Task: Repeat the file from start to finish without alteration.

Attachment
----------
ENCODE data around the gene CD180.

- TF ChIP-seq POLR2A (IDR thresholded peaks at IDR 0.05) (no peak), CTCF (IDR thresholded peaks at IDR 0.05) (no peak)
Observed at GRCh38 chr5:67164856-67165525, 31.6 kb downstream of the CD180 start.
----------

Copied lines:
ENCODE data around the gene CD180.

- TF ChIP-seq POLR2A (IDR thresholded peaks at IDR 0.05) (no peak), CTCF (IDR thresholded peaks at IDR 0.05) (no peak)
Observed at GRCh38 chr5:67164856-67165525, 31.6 kb downstream of the CD180 start.